This review was originally published in August 2018. Neptune has since closed and is now the Galvin Bar and Grill.
We may be just over the ‘hump’ of 2018 but I feel safe in saying this has been a stellar year for new fish restaurants in the capital: Parsons, Cornerstone and Neptune form a holy trinity of fishy eateries demonstrating sheer excellence in just their first few months of trade. This at least gives us something to be happy about in these trying times.
And so Neptune. The Arcade Fire of restaurants. A masterclass in preliminary hype and soft launch marketing. For all the glitz and glamour, Pride parties, celebrity appearances and social media #fomo, do the fish cookery, drinks and service stack up? In a word, yes.
It’s the flagship restaurant within The Principal in Russell Square, the former Hotel Russell now transformed after a massive four year makeover. The hotel also houses coffee shop Burr & Co, a new palm court and Fitz’s Bar (which I would happily review were I not already a regular – but I do recommend it for an aperitif en route to the restaurant). This is also consistent with Bloomsbury’s wider makeover in the last few years: what used to be an understated square of squares, with frankly not much going on gastronomically, it has dramatically changed with The Gilbert Scott at the King’s Cross end, Noble Rot on Lamb’s Conduit Street, the revamp of The Bloomsbury Hotel on the Fitzrovia/Soho border and the transformation of Store Street. Neptune is no shrinking violet. It has burst onto the scene allowing itself to be pitched as London’s coolest new restaurant with an almost astonishing level of hubris. Before I dined there I worried that Neptune would be like the kid in class wanting to be cast in the school play first – loud and forthcoming but lacking any real acting talent – and one wonders if quiet Bloomsbury is ready for this interloper.
There is a lingering essence of decadence about Neptune – an ambience of 1920s inter-war opulence but seen through a 1970s disco lens
Neptune has its own entrance on the Guildford Street side of the hotel as well as being accessible through Fitz’s Bar. As you walk in to the restaurant you immediately notice the soft nectarine-peachiness – a colour palette that’s a refreshing change after the teals and dark greens that have dominated interior design for the last 10 years, whilst also being quite reactionary. It reminded me of bathrooms of my childhood. The ‘blush’ tones are somewhere between the sophistication of a bottle of Coteaux d’Aix and cheap cornershop rosé. Perhaps the idea is to make everyone in the social spectrum welcome, and in that sense it’s democratic – the prices perhaps less so. My colleagues and I were guided to our table on a slightly raised section almost like a stage, sinking into seats that were far too low for the table (and with no posterior-raising cushion proffered). You could almost imagine Tony Montana from Scarface holding court in one of these semi-private scallop shells, knocking back bottles of Champagne just because he can. There is a lingering essence of decadence about Neptune – an ambience of 1920s inter-war opulence but seen through a 1970s disco lens.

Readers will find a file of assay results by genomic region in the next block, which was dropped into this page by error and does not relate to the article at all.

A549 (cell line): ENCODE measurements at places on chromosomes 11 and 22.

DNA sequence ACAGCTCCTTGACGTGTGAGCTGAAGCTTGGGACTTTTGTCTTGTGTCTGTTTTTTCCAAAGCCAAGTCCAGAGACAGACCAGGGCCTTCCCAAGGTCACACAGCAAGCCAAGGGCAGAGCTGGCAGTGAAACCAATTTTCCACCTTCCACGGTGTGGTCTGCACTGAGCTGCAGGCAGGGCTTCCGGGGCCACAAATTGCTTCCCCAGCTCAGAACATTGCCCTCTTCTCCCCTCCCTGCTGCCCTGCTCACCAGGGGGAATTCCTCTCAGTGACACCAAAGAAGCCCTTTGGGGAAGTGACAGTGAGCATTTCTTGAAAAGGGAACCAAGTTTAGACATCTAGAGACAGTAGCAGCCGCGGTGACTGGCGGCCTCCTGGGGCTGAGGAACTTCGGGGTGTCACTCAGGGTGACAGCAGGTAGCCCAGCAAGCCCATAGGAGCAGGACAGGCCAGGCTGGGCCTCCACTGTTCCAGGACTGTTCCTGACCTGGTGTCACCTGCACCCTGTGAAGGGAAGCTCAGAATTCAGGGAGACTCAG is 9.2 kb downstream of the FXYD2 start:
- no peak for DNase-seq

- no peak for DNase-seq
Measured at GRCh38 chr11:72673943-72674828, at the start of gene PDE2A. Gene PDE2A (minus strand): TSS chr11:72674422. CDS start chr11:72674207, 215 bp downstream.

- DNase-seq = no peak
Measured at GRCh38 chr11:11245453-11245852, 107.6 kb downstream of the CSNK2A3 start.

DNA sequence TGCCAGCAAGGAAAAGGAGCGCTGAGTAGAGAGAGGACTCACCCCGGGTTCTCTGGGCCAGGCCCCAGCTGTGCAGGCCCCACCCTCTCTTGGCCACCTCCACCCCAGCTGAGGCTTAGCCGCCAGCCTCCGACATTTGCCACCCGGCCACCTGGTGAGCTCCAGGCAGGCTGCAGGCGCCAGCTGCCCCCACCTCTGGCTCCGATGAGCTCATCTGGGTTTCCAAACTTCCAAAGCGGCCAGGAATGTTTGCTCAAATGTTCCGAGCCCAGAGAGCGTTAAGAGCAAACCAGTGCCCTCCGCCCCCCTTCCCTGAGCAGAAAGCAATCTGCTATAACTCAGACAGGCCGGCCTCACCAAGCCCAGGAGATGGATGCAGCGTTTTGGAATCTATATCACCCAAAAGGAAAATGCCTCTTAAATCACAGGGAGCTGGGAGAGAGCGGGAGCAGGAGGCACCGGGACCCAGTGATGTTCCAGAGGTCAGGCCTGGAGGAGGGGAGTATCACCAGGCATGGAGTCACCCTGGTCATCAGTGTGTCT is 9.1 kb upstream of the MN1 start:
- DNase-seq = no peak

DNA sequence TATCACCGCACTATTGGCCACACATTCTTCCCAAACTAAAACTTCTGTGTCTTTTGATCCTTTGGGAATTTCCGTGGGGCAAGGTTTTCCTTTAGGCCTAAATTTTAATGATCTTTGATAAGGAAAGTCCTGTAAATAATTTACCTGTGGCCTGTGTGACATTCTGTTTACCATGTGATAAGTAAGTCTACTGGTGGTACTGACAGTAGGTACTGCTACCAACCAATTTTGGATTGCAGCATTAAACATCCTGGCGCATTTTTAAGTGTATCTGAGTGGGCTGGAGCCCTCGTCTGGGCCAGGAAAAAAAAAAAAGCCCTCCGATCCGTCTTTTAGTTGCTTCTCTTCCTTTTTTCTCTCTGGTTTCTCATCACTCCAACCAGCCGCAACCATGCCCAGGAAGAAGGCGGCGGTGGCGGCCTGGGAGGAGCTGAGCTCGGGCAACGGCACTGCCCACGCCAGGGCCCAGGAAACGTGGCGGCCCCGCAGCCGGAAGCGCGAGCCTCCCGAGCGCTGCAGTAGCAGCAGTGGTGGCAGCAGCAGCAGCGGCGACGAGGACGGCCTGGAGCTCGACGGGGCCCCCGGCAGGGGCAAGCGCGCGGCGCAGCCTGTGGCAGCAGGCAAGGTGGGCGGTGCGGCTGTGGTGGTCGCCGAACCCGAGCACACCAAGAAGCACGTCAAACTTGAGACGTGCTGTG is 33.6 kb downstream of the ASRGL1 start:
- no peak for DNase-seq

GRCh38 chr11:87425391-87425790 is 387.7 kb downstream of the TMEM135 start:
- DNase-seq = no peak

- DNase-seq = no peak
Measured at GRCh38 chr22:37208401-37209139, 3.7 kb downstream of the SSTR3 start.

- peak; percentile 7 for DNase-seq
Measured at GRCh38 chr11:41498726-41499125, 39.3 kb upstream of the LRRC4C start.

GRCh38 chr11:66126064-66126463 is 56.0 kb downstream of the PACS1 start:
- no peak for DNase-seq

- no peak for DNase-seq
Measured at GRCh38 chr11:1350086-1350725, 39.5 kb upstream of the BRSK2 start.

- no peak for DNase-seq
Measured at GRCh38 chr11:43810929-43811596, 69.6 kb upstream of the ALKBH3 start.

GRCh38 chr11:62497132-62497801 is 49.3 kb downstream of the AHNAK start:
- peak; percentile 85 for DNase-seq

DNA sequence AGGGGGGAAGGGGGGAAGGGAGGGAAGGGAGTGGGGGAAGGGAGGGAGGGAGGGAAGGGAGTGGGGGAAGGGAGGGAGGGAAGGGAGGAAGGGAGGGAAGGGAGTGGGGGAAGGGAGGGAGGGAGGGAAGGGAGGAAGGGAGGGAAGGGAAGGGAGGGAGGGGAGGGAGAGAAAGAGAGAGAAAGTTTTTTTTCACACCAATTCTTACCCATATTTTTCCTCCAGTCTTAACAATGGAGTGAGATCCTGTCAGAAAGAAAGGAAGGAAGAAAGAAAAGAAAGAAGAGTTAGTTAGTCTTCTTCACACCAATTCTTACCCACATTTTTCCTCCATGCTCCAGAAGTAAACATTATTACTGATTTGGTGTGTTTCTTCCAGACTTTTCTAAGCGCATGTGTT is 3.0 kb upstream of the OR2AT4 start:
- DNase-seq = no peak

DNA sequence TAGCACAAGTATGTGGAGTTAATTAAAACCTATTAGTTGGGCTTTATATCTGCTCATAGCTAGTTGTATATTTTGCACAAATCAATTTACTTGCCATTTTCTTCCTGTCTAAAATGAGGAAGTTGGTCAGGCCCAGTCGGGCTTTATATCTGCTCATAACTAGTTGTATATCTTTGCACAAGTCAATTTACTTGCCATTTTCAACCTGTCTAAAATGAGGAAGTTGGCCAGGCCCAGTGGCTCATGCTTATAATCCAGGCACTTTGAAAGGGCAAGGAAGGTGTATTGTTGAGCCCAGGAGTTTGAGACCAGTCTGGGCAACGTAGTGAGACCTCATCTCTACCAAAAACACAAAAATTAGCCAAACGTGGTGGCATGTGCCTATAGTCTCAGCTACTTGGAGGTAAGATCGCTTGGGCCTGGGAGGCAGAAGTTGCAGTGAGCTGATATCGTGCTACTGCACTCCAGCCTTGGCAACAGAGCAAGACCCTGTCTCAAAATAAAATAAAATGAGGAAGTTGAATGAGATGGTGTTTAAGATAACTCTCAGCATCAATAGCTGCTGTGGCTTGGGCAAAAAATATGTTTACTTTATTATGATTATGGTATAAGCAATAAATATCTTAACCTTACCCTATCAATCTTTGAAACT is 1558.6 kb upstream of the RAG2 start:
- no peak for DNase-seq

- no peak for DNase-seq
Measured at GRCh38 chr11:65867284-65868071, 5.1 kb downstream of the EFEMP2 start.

Neptune is run by chef Brett Redman and business partner Margaret Crow, formerly of party pub The Richmond in Hackney. Redman also oversees Elliot’s in Borough Market, and like Elliot’s, the wine list is entirely natural.
But of course the main attraction is the fish, more than ably cooked by Redman and team. Scallops served in their shells were accompanied beautifully by kaffir lime butter and fresh peas. The John Dory, an ugly beast of a fish, held its own in a divine garlicky broth (nota bene: not recommended without a breathmint after). Meanwhile the crayfish and caribineros red prawns, whilst fiddly, were deftly prepared.
My colleague was impressed by his halibut with Jamon and braised lettuce, the fish being cooked perfectly and the ham and lettuce complementing the star of the dish well. Sides of Cornish mids with plentiful seaweed butter also delighted.
Alas, the desserts were a different story. Whilst my colleague’s chocolate and salted caramel delice was not overly sweet, my mille-feuille was far less successful, with pastry that was quite obviously burnt. It troubled me how that even got past the pass. It reminded me of a terrible burnt mille-feuille I had at L’Escargot when it reopened a couple of years ago: my French friend who dined with me that night was so offended by this insult to pastry that we vowed never to return there for that one offence alone.
the service was attentive and knowledgeable but not obsequious
I have since learned to be a bit more forgiving. Indeed, in all other respects, Neptune was a first class experience, including a special mention to the service which was attentive, knowledgeable but not obsequious.
All of this comes with the backdrop of a party atmosphere. With a no deal Brexit on the horizon one wonders if this fin de siècle hedonism has a touch of foreboding about it, like the many hours of pleasurable sailing on the Titanic before it sank. There are turbulent times ahead but I’m reasonably confident Neptune will succeed. There are errors – nothing earth-shattering but errors nonetheless. Sort out the mille-feuille and the seating and Neptune will be knocking on the door of perfection.
Corner of Guilford Street and Russell Square
by J A Smith